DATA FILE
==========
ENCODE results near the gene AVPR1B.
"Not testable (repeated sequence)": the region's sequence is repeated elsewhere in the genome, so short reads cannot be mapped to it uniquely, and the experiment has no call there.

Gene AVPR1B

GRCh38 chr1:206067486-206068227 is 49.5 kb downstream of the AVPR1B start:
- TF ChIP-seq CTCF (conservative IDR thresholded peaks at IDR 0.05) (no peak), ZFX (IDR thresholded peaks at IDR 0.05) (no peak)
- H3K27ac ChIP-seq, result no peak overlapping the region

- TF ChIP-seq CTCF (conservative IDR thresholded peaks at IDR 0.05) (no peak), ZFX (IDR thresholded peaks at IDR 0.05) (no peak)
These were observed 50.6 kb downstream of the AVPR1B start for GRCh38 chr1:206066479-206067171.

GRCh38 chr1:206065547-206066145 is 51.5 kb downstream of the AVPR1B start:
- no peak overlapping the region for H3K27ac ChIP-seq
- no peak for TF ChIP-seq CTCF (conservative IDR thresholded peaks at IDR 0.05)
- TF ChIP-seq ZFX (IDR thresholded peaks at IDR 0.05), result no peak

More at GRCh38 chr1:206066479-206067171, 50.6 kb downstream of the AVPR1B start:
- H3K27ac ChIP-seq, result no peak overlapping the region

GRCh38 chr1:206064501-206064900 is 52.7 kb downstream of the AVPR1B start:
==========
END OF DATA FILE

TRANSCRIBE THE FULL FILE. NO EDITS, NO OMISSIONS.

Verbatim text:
ENCODE results near the gene AVPR1B.
"Not testable (repeated sequence)": the region's sequence is repeated elsewhere in the genome, so short reads cannot be mapped to it uniquely, and the experiment has no call there.

Gene AVPR1B

GRCh38 chr1:206067486-206068227 is 49.5 kb downstream of the AVPR1B start:
- TF ChIP-seq CTCF (conservative IDR thresholded peaks at IDR 0.05) (no peak), ZFX (IDR thresholded peaks at IDR 0.05) (no peak)
- H3K27ac ChIP-seq, result no peak overlapping the region

- TF ChIP-seq CTCF (conservative IDR thresholded peaks at IDR 0.05) (no peak), ZFX (IDR thresholded peaks at IDR 0.05) (no peak)
These were observed 50.6 kb downstream of the AVPR1B start for GRCh38 chr1:206066479-206067171.

GRCh38 chr1:206065547-206066145 is 51.5 kb downstream of the AVPR1B start:
- no peak overlapping the region for H3K27ac ChIP-seq
- no peak for TF ChIP-seq CTCF (conservative IDR thresholded peaks at IDR 0.05)
- TF ChIP-seq ZFX (IDR thresholded peaks at IDR 0.05), result no peak

More at GRCh38 chr1:206066479-206067171, 50.6 kb downstream of the AVPR1B start:
- H3K27ac ChIP-seq, result no peak overlapping the region

GRCh38 chr1:206064501-206064900 is 52.7 kb downstream of the AVPR1B start: